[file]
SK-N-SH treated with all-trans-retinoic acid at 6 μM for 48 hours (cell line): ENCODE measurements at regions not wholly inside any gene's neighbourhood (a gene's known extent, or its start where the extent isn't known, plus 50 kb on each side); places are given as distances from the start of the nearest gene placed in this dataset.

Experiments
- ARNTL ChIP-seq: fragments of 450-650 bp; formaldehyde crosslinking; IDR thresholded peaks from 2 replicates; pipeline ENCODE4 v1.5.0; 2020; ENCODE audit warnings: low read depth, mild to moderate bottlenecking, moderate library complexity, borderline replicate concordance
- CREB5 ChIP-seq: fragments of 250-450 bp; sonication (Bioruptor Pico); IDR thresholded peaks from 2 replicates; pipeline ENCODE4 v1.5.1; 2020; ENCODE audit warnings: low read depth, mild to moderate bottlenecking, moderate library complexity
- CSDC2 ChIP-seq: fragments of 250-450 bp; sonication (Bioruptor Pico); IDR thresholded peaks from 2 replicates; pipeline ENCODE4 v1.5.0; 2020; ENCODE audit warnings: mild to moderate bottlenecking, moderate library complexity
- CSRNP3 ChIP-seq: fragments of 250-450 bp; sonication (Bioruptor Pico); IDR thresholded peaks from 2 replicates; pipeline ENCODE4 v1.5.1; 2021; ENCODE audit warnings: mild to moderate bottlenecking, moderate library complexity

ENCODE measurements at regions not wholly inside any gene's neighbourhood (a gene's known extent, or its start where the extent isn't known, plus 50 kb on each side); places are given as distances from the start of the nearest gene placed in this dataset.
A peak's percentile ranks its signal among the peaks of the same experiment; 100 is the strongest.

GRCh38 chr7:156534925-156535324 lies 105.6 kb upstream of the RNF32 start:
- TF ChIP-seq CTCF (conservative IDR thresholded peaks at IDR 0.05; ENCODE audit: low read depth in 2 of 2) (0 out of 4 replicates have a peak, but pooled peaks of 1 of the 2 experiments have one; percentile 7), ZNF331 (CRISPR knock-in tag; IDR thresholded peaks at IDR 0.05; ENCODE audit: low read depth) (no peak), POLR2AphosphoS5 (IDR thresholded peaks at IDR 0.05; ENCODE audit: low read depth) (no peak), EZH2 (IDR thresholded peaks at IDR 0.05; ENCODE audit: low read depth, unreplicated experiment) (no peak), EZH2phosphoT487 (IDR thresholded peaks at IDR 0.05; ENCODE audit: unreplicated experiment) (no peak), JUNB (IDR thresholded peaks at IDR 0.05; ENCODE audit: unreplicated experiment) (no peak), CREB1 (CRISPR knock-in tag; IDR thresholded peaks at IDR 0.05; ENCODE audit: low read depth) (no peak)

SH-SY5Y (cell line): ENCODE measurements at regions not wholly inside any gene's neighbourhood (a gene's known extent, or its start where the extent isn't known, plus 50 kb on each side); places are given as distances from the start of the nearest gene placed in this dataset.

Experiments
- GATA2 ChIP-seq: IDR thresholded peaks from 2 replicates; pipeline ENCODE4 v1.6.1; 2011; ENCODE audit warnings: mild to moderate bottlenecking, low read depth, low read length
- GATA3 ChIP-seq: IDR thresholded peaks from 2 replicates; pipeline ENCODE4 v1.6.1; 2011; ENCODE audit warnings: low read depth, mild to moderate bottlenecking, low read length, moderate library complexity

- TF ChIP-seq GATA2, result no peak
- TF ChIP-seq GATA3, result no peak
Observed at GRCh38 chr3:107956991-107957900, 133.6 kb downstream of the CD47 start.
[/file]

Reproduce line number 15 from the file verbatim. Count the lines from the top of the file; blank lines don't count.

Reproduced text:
- TF ChIP-seq GATA2, result no peak